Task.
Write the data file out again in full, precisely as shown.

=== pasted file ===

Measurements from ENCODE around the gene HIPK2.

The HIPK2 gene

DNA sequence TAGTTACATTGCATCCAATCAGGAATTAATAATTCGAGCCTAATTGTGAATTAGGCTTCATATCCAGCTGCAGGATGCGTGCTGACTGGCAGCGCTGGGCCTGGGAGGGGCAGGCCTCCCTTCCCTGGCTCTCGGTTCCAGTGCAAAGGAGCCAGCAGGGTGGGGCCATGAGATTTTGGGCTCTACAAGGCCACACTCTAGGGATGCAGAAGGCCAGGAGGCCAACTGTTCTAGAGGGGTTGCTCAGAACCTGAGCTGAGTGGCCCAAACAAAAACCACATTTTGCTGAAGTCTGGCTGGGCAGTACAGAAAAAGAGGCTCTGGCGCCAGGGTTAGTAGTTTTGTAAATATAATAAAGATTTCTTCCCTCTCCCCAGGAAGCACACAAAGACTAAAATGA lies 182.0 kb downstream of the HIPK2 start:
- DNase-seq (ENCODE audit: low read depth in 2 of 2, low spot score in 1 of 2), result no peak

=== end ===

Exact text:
Measurements from ENCODE around the gene HIPK2.

The HIPK2 gene

DNA sequence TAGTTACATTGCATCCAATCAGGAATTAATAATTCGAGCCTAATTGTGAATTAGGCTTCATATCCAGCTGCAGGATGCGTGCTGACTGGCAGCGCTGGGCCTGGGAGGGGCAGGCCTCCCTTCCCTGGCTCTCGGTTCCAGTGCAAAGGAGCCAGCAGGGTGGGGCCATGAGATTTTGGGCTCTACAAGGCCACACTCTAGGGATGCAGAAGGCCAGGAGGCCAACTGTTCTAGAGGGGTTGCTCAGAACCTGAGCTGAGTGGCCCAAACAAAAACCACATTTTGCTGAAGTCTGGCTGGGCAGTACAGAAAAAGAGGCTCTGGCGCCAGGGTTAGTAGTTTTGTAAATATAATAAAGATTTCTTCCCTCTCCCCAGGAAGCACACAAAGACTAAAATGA lies 182.0 kb downstream of the HIPK2 start:
- DNase-seq (ENCODE audit: low read depth in 2 of 2, low spot score in 1 of 2), result no peak